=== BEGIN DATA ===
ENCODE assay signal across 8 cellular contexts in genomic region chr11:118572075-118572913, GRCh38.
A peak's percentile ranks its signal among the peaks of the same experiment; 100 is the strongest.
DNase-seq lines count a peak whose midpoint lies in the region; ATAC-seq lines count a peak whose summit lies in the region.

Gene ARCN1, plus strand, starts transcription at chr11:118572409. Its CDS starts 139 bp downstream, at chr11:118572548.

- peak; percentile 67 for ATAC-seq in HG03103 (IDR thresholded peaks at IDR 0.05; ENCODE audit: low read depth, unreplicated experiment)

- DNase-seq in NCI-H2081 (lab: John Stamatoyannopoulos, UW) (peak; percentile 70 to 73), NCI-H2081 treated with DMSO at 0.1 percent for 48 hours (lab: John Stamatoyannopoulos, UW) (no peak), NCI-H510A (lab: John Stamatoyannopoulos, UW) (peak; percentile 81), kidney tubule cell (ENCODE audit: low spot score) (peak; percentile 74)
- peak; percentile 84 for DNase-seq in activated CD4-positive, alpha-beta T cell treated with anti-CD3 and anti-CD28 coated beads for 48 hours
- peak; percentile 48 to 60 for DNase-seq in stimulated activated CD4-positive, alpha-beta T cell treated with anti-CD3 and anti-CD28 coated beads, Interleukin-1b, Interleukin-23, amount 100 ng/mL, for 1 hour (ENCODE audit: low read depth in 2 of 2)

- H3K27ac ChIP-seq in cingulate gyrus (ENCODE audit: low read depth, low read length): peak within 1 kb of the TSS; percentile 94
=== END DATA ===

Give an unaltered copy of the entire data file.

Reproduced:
ENCODE assay signal across 8 cellular contexts in genomic region chr11:118572075-118572913, GRCh38.
A peak's percentile ranks its signal among the peaks of the same experiment; 100 is the strongest.
DNase-seq lines count a peak whose midpoint lies in the region; ATAC-seq lines count a peak whose summit lies in the region.

Gene ARCN1, plus strand, starts transcription at chr11:118572409. Its CDS starts 139 bp downstream, at chr11:118572548.

- peak; percentile 67 for ATAC-seq in HG03103 (IDR thresholded peaks at IDR 0.05; ENCODE audit: low read depth, unreplicated experiment)

- DNase-seq in NCI-H2081 (lab: John Stamatoyannopoulos, UW) (peak; percentile 70 to 73), NCI-H2081 treated with DMSO at 0.1 percent for 48 hours (lab: John Stamatoyannopoulos, UW) (no peak), NCI-H510A (lab: John Stamatoyannopoulos, UW) (peak; percentile 81), kidney tubule cell (ENCODE audit: low spot score) (peak; percentile 74)
- peak; percentile 84 for DNase-seq in activated CD4-positive, alpha-beta T cell treated with anti-CD3 and anti-CD28 coated beads for 48 hours
- peak; percentile 48 to 60 for DNase-seq in stimulated activated CD4-positive, alpha-beta T cell treated with anti-CD3 and anti-CD28 coated beads, Interleukin-1b, Interleukin-23, amount 100 ng/mL, for 1 hour (ENCODE audit: low read depth in 2 of 2)

- H3K27ac ChIP-seq in cingulate gyrus (ENCODE audit: low read depth, low read length): peak within 1 kb of the TSS; percentile 94